December 15, 2020
With the continuous impact of the pandemic on people’s mental health due to isolation, work uncertainty, and anxiety over health, the topic has been dominating the news, begging the question of how we can achieve accessible and cost-effective treatment for all and prevent the expected acceleration of mental health issues in the coming months. As we juggle a different type of work-life balance brought about by working from home and the added worry of how the pandemic is affecting us, there is no doubt that our daily lives have been disrupted. The statistics are alarming; 60 percent of adults reported their mental health had gotten worse during the COVID-19 lockdown, and 51 percent said their mental health has got worse during this period.
Looking beyond COVID-19, how do we take the necessary steps to protect our mental health and tackle issues such as anxiety around reintegration into the workplace? Issues of presenteeism (showing up for work but not being productive) will have a profound impact on how employers get the best out of their staff when we come out from the other side of this.
The Deloitte research on mental health and employers earlier this year highlighted the areas in which people still felt unsupported in the workplace. Following the pandemic, have these statistics improved or has it become even harder to spot those struggling with their mental health? With so many people working from home, the human interaction that the workplace brings, where someone might pick up the behavioural markers of a colleague who is struggling, has been lost in many cases.
In fact, according to a study by the charity Mind, 42 percent of people considered resigning when asked how workplace stress had affected them and 30 percent felt they were unable to talk to openly to their line manager when feeling stressed. These are disturbing statistics that highlight how much further we still have to go to make people feel confident that their concerns will be taken seriously without repercussions to their career prospects.
One silver lining brought on by the pandemic and a turbulent 2020 so far, is that we are starting to have the conversation around mental health in a more meaningful way. It is no longer confined to a “it doesn’t happen to me” category because one way or another more of us are being affected. And it’s not just stress, it might be grief because of the unexpected loss of a loved one or finding balance with the ‘always on’ culture working from home has inevitably created. These discussions around mental health need to look at long associated stigmas, particularly in the workplace. There is still a lot of work to be done but we are now forced to look long and hard at how we approach the subject.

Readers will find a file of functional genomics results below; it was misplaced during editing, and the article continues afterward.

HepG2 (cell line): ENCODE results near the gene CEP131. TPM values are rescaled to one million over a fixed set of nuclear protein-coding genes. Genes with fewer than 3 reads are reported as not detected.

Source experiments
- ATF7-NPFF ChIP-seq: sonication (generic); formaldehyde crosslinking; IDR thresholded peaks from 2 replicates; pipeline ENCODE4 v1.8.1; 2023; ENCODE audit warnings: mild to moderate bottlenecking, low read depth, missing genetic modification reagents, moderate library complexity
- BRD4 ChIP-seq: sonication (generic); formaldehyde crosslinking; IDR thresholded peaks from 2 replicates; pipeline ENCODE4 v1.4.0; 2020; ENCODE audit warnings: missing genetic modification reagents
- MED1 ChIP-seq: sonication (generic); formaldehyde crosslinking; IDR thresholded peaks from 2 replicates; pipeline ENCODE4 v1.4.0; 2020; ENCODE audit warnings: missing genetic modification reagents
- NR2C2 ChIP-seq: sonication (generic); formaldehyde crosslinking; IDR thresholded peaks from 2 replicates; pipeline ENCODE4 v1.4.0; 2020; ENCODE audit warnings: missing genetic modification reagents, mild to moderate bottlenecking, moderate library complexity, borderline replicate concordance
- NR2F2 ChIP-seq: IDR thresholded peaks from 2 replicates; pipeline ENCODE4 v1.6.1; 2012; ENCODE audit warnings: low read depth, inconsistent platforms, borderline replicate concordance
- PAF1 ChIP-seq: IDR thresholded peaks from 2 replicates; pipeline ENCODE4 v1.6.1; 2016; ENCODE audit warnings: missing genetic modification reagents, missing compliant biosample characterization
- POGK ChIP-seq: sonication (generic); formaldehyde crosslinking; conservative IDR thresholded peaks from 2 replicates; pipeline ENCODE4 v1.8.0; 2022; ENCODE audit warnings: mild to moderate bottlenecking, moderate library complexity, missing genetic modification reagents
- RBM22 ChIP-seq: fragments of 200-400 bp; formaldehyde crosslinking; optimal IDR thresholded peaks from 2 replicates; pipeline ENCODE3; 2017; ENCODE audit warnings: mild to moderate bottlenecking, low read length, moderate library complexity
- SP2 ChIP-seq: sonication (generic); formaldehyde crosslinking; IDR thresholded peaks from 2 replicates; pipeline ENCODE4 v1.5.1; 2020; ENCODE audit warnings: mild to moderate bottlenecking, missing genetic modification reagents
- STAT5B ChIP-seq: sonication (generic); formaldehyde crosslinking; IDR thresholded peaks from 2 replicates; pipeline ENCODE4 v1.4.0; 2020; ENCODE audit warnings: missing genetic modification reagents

We are starting to have the conversation around mental health in a more meaningful way
The WHO has called stress the ‘health pandemic of the 21st century’, begging the question of why mental health treatment is such an issue, considering all the solutions available today? I believe the answer lies in the fact that it is a personal experience for everyone and too often ‘one size fits all’ remedies or solutions can leave people feeling disheartened at their lack of efficacy. Stress and anxiety in particular are uniquely personal and if you focus on the why, it can often distract or disengage people from tackling the problem. We also know that where trauma is involved, talking about or reliving the trauma can have a negative impact on recovery and can in fact, be re-traumatising each time.
If we are to make the inroads necessary to tackle these issues, we must remember that mental health treatment is a human right and provide targeted support, accessible to everyone. Taking the time to identify individual needs and provide tailored solutions to deliver the best possible outcomes is crucial. Low productivity, increasing healthcare costs and employee burnout have serious implications for innovation, profitability staff turnover and morale for organisations across industries. To tackle these challenges, we all have to prove that we support good mental health in action, championing good mental health across our organisations by treating it as a human right and not a privilege.
It is incumbent on us all to play our part in not just talking about mental health issues, but taking the steps required to deal with it in a realistic, sustainable and targeted way. Every employer should consider offering mental health and wellbeing initiatives accessible to any employee in need, and drive change through awareness, tackling stigmas and routinely monitoring employee mental health and wellbeing, even remotely. Each of us has this responsibility, now more than ever – only by doing our part, can we shape a future where a happier, more productive and engaged society will be possible.
Image by PIRO4D